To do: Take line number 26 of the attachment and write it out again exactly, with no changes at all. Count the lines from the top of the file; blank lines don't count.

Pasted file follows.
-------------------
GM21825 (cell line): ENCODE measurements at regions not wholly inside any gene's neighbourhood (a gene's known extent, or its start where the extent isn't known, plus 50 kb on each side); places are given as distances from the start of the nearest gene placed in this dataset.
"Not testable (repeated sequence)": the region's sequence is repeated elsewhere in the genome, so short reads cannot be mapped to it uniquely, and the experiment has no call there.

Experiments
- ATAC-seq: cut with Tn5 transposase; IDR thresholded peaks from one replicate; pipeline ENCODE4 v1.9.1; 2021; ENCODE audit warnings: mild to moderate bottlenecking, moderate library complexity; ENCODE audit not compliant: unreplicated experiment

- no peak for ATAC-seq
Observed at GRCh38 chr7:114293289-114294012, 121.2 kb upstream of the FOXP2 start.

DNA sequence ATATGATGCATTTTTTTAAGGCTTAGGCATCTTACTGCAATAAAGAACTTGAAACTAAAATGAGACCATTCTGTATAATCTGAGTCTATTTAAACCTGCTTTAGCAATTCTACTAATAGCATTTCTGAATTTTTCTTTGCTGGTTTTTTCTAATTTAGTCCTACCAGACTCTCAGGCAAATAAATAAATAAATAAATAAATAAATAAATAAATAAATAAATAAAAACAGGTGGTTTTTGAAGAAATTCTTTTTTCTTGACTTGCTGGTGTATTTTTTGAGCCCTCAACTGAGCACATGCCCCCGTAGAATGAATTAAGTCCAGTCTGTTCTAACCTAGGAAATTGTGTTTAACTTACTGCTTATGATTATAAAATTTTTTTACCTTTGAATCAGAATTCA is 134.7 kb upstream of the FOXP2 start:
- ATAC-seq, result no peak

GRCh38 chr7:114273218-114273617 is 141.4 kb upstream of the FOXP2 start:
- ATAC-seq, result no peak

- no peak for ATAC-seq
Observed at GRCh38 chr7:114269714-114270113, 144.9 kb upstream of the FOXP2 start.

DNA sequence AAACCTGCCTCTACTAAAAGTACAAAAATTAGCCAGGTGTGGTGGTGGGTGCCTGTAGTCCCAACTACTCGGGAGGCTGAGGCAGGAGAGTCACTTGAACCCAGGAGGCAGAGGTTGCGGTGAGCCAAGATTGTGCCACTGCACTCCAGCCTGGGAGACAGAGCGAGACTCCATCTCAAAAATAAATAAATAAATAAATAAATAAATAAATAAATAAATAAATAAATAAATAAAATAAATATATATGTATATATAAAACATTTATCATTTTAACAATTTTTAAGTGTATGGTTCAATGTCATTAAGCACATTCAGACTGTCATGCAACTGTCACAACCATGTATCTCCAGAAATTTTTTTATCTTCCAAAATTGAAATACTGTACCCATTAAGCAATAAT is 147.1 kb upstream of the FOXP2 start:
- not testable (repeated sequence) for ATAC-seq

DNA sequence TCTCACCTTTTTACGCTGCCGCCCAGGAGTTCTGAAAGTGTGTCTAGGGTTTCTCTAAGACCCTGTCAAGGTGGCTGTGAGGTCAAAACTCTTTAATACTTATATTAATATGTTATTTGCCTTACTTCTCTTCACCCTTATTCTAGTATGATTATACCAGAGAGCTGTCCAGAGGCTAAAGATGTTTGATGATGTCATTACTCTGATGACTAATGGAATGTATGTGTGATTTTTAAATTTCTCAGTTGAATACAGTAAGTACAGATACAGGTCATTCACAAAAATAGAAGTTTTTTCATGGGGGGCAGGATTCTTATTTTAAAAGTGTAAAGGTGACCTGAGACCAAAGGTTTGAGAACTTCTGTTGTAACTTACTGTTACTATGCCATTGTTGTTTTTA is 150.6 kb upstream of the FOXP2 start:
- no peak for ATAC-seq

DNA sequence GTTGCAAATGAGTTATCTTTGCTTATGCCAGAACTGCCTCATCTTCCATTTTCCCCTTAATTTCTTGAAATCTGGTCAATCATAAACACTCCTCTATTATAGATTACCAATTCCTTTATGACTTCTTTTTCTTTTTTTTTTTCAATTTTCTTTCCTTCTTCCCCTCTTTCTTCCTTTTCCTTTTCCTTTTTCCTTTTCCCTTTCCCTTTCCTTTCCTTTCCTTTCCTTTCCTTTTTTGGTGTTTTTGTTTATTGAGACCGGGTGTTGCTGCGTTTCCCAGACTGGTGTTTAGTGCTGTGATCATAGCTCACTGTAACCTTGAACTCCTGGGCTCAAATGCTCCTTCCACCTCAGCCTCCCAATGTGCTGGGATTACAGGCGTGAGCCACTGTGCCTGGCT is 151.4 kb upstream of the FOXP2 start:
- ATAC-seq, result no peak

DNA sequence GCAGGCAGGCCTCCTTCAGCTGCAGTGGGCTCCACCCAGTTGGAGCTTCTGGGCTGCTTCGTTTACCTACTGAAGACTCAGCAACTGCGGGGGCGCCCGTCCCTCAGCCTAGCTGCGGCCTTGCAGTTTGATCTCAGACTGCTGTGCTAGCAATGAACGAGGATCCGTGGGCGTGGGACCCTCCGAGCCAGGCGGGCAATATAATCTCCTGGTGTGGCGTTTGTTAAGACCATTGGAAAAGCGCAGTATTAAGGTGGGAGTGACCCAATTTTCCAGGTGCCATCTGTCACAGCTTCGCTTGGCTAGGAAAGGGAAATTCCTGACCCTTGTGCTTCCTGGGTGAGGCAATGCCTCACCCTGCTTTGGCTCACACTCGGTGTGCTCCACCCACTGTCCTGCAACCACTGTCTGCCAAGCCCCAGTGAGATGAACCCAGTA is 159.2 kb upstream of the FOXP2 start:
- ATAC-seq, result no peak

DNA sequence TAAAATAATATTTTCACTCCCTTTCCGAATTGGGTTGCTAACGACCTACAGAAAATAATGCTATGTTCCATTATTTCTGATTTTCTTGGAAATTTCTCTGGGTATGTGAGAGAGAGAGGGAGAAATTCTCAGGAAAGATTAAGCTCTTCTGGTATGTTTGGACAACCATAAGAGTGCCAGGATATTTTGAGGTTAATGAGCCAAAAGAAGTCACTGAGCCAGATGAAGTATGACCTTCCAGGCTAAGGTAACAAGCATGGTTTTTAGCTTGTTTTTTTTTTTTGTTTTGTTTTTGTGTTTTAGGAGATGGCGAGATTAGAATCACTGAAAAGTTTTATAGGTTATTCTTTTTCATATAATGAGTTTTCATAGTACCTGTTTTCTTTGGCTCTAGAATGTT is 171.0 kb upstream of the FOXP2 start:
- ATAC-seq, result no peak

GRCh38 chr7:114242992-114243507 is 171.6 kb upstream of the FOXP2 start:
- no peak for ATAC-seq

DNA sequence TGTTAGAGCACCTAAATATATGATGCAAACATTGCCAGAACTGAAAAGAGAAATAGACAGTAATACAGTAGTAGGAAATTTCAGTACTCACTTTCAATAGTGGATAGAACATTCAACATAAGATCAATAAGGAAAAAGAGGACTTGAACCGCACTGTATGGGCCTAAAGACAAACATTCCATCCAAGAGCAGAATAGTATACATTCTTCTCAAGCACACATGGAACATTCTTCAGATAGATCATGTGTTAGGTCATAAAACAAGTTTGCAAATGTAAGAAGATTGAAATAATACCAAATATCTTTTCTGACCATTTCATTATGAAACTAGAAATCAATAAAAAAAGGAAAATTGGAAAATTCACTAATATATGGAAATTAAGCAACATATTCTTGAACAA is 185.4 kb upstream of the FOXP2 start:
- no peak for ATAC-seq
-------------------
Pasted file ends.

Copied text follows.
- no peak for ATAC-seq